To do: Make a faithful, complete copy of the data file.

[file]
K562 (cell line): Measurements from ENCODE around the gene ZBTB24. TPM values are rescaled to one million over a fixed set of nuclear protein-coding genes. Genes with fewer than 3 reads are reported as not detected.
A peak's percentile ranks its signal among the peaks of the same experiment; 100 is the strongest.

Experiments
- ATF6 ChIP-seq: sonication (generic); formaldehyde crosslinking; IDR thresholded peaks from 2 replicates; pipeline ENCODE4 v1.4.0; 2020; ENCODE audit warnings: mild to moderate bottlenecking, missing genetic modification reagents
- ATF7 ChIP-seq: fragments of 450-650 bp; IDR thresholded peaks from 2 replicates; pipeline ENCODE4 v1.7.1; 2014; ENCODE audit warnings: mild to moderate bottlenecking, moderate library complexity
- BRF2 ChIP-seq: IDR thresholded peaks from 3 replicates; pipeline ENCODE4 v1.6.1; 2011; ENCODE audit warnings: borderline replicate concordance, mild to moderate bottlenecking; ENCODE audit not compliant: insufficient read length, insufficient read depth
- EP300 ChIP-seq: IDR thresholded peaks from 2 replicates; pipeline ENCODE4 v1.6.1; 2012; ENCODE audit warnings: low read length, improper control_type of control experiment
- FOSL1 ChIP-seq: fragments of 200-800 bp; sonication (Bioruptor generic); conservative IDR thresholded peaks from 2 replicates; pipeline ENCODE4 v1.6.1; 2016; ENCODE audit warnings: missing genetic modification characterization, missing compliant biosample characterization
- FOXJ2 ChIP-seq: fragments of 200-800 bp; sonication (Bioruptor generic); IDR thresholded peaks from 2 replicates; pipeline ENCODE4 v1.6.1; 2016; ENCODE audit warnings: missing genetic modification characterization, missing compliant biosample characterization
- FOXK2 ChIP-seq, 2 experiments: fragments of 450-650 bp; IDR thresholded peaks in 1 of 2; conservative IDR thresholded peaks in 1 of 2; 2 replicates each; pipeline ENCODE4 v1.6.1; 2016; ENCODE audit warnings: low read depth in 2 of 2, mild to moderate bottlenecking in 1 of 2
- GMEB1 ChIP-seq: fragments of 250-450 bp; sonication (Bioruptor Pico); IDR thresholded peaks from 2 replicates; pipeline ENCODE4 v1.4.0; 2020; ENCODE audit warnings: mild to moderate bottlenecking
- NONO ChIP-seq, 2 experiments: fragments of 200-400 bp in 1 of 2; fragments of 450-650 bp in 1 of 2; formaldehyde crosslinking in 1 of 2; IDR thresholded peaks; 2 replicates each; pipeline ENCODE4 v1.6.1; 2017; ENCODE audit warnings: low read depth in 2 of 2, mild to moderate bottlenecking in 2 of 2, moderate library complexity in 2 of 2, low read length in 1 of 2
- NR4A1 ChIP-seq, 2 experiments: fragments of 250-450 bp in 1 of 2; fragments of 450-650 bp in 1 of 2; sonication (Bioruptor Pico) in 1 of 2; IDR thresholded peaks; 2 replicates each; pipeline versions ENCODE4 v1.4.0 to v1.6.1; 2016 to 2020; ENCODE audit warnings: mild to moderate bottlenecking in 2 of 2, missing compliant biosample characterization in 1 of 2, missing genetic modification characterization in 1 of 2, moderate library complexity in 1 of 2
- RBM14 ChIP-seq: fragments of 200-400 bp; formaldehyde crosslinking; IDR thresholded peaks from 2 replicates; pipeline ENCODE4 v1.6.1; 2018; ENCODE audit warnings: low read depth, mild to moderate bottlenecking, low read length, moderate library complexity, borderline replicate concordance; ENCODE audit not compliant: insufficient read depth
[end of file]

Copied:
K562 (cell line): Measurements from ENCODE around the gene ZBTB24. TPM values are rescaled to one million over a fixed set of nuclear protein-coding genes. Genes with fewer than 3 reads are reported as not detected.
A peak's percentile ranks its signal among the peaks of the same experiment; 100 is the strongest.

Experiments
- ATF6 ChIP-seq: sonication (generic); formaldehyde crosslinking; IDR thresholded peaks from 2 replicates; pipeline ENCODE4 v1.4.0; 2020; ENCODE audit warnings: mild to moderate bottlenecking, missing genetic modification reagents
- ATF7 ChIP-seq: fragments of 450-650 bp; IDR thresholded peaks from 2 replicates; pipeline ENCODE4 v1.7.1; 2014; ENCODE audit warnings: mild to moderate bottlenecking, moderate library complexity
- BRF2 ChIP-seq: IDR thresholded peaks from 3 replicates; pipeline ENCODE4 v1.6.1; 2011; ENCODE audit warnings: borderline replicate concordance, mild to moderate bottlenecking; ENCODE audit not compliant: insufficient read length, insufficient read depth
- EP300 ChIP-seq: IDR thresholded peaks from 2 replicates; pipeline ENCODE4 v1.6.1; 2012; ENCODE audit warnings: low read length, improper control_type of control experiment
- FOSL1 ChIP-seq: fragments of 200-800 bp; sonication (Bioruptor generic); conservative IDR thresholded peaks from 2 replicates; pipeline ENCODE4 v1.6.1; 2016; ENCODE audit warnings: missing genetic modification characterization, missing compliant biosample characterization
- FOXJ2 ChIP-seq: fragments of 200-800 bp; sonication (Bioruptor generic); IDR thresholded peaks from 2 replicates; pipeline ENCODE4 v1.6.1; 2016; ENCODE audit warnings: missing genetic modification characterization, missing compliant biosample characterization
- FOXK2 ChIP-seq, 2 experiments: fragments of 450-650 bp; IDR thresholded peaks in 1 of 2; conservative IDR thresholded peaks in 1 of 2; 2 replicates each; pipeline ENCODE4 v1.6.1; 2016; ENCODE audit warnings: low read depth in 2 of 2, mild to moderate bottlenecking in 1 of 2
- GMEB1 ChIP-seq: fragments of 250-450 bp; sonication (Bioruptor Pico); IDR thresholded peaks from 2 replicates; pipeline ENCODE4 v1.4.0; 2020; ENCODE audit warnings: mild to moderate bottlenecking
- NONO ChIP-seq, 2 experiments: fragments of 200-400 bp in 1 of 2; fragments of 450-650 bp in 1 of 2; formaldehyde crosslinking in 1 of 2; IDR thresholded peaks; 2 replicates each; pipeline ENCODE4 v1.6.1; 2017; ENCODE audit warnings: low read depth in 2 of 2, mild to moderate bottlenecking in 2 of 2, moderate library complexity in 2 of 2, low read length in 1 of 2
- NR4A1 ChIP-seq, 2 experiments: fragments of 250-450 bp in 1 of 2; fragments of 450-650 bp in 1 of 2; sonication (Bioruptor Pico) in 1 of 2; IDR thresholded peaks; 2 replicates each; pipeline versions ENCODE4 v1.4.0 to v1.6.1; 2016 to 2020; ENCODE audit warnings: mild to moderate bottlenecking in 2 of 2, missing compliant biosample characterization in 1 of 2, missing genetic modification characterization in 1 of 2, moderate library complexity in 1 of 2
- RBM14 ChIP-seq: fragments of 200-400 bp; formaldehyde crosslinking; IDR thresholded peaks from 2 replicates; pipeline ENCODE4 v1.6.1; 2018; ENCODE audit warnings: low read depth, mild to moderate bottlenecking, low read length, moderate library complexity, borderline replicate concordance; ENCODE audit not compliant: insufficient read depth